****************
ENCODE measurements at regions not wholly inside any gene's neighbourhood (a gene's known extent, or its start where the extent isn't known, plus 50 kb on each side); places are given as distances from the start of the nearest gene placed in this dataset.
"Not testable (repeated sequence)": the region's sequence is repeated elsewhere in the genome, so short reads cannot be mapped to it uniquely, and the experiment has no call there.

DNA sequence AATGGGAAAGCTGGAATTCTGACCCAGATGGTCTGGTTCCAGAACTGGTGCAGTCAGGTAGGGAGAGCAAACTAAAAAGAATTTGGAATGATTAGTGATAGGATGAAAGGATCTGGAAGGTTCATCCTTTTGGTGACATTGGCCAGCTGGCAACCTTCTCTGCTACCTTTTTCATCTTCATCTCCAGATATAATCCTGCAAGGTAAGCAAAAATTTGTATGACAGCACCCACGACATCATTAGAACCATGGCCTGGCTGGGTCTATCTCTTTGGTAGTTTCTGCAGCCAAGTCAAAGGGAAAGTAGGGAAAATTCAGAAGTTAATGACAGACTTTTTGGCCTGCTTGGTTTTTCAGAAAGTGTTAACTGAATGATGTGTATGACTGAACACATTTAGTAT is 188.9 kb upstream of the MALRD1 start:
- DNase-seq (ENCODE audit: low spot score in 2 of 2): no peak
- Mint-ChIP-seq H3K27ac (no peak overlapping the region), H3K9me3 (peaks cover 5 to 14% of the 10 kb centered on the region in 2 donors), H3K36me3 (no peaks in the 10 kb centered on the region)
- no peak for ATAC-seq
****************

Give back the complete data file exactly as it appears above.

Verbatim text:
ENCODE measurements at regions not wholly inside any gene's neighbourhood (a gene's known extent, or its start where the extent isn't known, plus 50 kb on each side); places are given as distances from the start of the nearest gene placed in this dataset.
"Not testable (repeated sequence)": the region's sequence is repeated elsewhere in the genome, so short reads cannot be mapped to it uniquely, and the experiment has no call there.

DNA sequence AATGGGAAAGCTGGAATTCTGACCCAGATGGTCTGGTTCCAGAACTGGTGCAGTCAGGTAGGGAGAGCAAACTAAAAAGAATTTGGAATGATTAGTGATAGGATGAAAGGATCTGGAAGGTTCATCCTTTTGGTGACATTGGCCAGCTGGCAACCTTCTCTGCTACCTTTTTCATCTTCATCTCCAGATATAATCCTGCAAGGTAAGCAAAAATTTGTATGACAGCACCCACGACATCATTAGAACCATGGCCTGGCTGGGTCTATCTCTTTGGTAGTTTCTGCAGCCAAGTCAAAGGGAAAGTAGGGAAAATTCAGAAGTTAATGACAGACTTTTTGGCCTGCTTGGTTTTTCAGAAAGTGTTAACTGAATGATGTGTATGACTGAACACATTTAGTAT is 188.9 kb upstream of the MALRD1 start:
- DNase-seq (ENCODE audit: low spot score in 2 of 2): no peak
- Mint-ChIP-seq H3K27ac (no peak overlapping the region), H3K9me3 (peaks cover 5 to 14% of the 10 kb centered on the region in 2 donors), H3K36me3 (no peaks in the 10 kb centered on the region)
- no peak for ATAC-seq